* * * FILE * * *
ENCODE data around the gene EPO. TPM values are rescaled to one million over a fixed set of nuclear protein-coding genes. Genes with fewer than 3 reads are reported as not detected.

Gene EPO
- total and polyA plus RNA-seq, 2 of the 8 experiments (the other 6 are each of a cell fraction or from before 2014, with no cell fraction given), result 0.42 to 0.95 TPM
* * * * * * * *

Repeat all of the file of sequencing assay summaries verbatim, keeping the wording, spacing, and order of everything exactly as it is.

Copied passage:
ENCODE data around the gene EPO. TPM values are rescaled to one million over a fixed set of nuclear protein-coding genes. Genes with fewer than 3 reads are reported as not detected.

Gene EPO
- total and polyA plus RNA-seq, 2 of the 8 experiments (the other 6 are each of a cell fraction or from before 2014, with no cell fraction given), result 0.42 to 0.95 TPM